Conflict In The Hobbit

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“In a hole in the ground there lived a hobbit” (Tolkien, 7). With those great words we were introduced to the greatest saga of high fantasy known to man. The Hobbit, by J. R. R. Tolkien, narrates the adventure of the simple hobbit Bilbo Baggins who is recruited by Gandalf, a wizard, to help a group of dwarves defeat the dragon Smaug and restore the Lonely Mountain to Thorin Oakenshield, the leader of the dwarves and rightful heir to the kingdom. The territory in question, the Lonely Mountain, was once the richest kingdom in Middle-earth until a fire breathing dragon reeked havoc on the mountain, killed most of the dwarves, and stole the dwarves treasure. Although defeating the dragon may seem like the chief difficulty in their travel, the true conflict in The Hobbit is the struggle between the dwarves and their inner greed. In order to reacquire the Lonely Mountain, the dwarves must overcome their inherent lure towards richness. Dwarves came to be by Aüle the Smith, one of the…show more content…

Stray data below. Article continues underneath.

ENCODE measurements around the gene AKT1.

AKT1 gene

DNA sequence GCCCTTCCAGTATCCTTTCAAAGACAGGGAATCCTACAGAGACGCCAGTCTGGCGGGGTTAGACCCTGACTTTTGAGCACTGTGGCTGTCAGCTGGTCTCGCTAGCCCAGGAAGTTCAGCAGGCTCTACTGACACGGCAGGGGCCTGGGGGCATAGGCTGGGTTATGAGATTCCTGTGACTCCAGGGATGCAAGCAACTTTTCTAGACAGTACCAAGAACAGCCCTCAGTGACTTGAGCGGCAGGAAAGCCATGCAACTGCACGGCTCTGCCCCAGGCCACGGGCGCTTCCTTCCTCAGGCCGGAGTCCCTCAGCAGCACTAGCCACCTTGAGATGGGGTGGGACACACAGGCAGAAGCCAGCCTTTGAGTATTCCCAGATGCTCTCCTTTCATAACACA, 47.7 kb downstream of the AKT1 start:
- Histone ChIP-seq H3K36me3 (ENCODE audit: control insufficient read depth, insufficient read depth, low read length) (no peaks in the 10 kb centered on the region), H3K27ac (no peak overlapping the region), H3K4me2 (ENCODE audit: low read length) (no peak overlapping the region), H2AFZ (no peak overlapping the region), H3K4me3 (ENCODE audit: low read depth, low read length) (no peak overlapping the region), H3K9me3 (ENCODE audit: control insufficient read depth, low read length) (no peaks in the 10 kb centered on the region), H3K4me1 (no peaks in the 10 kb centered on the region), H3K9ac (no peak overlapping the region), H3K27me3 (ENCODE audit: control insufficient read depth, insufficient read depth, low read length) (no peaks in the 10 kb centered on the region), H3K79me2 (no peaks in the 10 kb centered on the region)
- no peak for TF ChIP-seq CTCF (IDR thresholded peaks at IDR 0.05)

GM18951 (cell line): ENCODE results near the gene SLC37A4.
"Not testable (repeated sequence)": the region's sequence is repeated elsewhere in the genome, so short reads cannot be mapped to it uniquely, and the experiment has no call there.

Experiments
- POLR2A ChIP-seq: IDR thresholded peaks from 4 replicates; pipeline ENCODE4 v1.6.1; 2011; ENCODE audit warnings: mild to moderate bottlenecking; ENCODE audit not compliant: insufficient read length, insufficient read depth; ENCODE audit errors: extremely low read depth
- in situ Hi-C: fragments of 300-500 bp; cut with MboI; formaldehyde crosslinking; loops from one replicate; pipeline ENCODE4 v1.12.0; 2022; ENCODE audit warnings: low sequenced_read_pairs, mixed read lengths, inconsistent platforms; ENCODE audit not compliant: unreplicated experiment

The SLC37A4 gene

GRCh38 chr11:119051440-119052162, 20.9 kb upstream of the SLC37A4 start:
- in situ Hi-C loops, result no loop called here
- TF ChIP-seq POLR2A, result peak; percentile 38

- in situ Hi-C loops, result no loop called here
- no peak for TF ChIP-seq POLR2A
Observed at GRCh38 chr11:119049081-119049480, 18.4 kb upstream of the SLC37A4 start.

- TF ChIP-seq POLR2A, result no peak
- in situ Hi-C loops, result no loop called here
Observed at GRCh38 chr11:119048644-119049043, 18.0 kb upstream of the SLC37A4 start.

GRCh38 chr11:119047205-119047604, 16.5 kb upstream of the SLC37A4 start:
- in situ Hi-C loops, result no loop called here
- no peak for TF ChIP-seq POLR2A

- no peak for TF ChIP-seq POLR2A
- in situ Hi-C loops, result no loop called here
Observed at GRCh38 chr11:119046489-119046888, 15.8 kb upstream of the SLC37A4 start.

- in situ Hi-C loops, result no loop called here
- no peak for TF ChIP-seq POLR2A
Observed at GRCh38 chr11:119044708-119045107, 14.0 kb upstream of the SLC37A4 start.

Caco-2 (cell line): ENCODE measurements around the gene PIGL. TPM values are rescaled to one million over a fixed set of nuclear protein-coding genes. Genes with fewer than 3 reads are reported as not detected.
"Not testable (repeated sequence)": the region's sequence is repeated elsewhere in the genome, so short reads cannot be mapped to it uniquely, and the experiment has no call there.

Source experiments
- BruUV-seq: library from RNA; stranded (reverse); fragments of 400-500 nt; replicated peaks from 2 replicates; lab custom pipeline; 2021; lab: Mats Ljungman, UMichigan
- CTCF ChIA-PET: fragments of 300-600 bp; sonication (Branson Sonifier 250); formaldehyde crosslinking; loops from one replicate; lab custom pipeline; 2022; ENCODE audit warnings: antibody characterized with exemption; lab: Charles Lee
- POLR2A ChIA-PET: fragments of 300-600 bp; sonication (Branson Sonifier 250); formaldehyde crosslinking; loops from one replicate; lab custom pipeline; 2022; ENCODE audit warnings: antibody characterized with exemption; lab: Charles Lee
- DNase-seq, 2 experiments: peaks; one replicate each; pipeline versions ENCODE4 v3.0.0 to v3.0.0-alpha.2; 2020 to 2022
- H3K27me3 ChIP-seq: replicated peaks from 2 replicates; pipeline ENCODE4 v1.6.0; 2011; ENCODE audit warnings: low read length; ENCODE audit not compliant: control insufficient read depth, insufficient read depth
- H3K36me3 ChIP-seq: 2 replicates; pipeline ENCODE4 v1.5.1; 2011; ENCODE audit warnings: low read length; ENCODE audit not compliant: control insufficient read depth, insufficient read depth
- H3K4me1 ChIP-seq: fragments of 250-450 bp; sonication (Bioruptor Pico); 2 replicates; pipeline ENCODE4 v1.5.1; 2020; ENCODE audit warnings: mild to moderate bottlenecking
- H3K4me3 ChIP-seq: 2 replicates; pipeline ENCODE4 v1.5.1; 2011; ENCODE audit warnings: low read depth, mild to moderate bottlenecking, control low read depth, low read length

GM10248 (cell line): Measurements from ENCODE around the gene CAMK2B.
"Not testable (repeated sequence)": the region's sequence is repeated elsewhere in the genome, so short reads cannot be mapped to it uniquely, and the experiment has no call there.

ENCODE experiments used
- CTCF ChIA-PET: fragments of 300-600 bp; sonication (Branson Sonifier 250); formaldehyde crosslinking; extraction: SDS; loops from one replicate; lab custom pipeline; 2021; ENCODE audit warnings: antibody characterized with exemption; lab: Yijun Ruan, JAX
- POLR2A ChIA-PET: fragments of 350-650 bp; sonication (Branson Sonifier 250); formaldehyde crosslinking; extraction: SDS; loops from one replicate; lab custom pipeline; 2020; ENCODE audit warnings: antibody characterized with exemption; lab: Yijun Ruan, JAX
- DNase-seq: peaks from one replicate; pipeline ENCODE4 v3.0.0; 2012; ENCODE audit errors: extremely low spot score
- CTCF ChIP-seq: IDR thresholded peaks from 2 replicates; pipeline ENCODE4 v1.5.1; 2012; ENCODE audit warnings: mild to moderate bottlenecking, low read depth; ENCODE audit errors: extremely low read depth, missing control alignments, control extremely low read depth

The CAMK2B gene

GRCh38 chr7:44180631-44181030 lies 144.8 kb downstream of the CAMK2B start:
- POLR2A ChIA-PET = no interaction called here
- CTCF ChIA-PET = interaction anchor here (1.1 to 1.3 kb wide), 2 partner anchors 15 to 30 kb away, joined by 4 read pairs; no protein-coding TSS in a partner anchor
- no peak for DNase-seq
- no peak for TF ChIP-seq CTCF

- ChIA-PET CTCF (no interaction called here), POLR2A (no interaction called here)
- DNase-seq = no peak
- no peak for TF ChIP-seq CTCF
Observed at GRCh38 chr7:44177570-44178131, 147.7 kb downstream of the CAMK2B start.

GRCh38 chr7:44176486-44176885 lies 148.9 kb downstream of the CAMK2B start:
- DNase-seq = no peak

Unlike dwarves, “dragons were greedy, cunning, seductive and malicious, probably a creation by Morgoth out of fire and sorcery sometime in the First Age” (Dragons). The looting of the Lonely Mountain by Smaug was merely part of his nature. Unlike the dragons, the dwarves were naturally kindhearted folk whose greed was not large and excessive. The dwarves came to Bag End with some absurd hope that they would return to the Lonely Mountain with the help of the burglar Bilbo. As they progressed through the forest and regions, their hopes only increased and the thought that the King under the Mountain would be reestablished became more tangible; but with that their lust for richness increased with the looting of the troll’s hideout, and the killing of the goblin king. Smaug was indeed a great obstacle, greater than the goblins or spiders, yet his slaying and the reestablishment of the King under the Mountain was still building up to the war and Thorin’s
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